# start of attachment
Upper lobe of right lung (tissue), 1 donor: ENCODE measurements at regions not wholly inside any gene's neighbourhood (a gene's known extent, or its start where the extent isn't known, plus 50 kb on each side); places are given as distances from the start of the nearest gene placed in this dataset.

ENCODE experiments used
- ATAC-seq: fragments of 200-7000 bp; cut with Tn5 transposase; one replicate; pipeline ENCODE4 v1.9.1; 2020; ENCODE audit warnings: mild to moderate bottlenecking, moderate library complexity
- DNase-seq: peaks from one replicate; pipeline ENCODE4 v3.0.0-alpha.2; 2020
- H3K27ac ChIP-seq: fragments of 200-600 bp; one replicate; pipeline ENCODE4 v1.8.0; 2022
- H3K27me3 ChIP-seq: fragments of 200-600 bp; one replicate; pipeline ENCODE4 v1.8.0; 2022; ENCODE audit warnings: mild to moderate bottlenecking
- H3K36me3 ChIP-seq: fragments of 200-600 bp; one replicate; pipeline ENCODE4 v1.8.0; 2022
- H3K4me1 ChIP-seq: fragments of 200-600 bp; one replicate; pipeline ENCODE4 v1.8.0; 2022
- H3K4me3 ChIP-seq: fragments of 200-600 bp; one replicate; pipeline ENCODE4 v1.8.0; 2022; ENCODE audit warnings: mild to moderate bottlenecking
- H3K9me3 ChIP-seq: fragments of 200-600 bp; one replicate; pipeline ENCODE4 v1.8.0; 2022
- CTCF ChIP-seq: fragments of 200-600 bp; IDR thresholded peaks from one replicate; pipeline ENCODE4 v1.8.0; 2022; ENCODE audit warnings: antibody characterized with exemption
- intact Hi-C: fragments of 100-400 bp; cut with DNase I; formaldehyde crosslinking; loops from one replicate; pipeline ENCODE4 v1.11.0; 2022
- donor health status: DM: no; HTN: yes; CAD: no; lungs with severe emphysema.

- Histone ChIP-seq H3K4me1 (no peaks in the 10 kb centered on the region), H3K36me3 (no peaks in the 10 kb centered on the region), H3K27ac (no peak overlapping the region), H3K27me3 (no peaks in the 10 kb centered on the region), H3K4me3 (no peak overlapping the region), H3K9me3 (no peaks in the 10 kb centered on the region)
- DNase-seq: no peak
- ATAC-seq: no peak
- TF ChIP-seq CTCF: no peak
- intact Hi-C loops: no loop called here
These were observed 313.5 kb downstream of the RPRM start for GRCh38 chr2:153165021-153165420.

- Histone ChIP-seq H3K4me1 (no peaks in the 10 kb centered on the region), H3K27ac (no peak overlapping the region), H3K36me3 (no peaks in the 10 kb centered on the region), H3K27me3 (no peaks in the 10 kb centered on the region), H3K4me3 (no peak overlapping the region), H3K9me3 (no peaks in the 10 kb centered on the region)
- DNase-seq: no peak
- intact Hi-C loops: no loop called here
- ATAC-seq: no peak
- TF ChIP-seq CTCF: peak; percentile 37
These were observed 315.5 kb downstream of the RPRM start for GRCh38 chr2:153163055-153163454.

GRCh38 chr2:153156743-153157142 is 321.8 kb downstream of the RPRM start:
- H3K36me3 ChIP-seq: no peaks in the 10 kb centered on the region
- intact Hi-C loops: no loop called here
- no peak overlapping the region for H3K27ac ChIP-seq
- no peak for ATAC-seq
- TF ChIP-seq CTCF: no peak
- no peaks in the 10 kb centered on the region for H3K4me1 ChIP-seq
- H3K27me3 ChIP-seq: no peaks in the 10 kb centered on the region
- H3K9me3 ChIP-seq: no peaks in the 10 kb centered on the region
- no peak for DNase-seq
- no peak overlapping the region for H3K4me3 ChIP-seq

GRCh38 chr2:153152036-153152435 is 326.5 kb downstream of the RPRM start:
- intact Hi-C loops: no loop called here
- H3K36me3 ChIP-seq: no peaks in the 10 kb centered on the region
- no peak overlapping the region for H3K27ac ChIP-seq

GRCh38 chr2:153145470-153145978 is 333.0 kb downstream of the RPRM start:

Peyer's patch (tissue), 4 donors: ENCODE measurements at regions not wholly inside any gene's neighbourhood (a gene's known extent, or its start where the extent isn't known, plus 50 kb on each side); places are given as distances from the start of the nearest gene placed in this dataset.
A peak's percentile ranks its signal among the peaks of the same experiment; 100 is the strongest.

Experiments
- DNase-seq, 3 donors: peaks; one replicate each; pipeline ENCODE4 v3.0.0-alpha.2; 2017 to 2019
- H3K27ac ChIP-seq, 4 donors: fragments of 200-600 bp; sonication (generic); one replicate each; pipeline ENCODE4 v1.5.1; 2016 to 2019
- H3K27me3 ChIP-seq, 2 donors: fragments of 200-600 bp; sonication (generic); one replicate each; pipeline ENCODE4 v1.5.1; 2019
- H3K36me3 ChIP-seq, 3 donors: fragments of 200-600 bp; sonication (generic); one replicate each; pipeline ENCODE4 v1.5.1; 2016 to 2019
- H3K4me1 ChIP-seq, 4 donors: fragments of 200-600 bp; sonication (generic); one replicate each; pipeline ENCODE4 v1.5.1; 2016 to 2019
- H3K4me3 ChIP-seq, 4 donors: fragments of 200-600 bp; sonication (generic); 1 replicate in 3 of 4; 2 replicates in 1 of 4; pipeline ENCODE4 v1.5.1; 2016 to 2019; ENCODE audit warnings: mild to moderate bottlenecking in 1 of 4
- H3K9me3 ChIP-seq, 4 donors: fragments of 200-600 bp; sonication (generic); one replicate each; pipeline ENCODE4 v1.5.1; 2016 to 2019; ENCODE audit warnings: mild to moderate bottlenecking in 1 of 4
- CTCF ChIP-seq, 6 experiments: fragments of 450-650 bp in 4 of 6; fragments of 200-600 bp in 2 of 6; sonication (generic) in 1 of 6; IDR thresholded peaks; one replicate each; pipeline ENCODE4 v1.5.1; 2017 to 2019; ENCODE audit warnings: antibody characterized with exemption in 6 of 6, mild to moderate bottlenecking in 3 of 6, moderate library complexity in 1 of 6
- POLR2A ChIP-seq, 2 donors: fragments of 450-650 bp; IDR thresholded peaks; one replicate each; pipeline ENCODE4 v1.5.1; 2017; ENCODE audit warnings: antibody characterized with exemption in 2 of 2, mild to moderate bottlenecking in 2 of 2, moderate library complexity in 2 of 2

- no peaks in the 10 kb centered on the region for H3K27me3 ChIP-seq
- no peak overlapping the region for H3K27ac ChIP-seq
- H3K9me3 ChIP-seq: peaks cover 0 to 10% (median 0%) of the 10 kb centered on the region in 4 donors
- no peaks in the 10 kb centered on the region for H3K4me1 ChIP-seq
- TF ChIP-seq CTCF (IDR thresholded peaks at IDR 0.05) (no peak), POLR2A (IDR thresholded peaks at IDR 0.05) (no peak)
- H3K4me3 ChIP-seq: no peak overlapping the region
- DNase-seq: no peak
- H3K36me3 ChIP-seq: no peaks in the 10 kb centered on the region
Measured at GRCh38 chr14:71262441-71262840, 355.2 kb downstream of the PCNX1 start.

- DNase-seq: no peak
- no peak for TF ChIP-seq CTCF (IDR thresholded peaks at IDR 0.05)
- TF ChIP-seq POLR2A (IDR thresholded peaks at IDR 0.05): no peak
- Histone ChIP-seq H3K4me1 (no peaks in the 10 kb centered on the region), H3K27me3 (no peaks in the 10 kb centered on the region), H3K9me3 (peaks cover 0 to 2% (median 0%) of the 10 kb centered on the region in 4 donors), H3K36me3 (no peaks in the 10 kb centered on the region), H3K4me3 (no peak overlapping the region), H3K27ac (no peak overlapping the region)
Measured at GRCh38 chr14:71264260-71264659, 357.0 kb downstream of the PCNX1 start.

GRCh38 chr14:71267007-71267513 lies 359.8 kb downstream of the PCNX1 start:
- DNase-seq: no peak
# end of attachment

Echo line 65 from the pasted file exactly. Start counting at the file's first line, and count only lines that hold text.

- TF ChIP-seq POLR2A (IDR thresholded peaks at IDR 0.05): no peak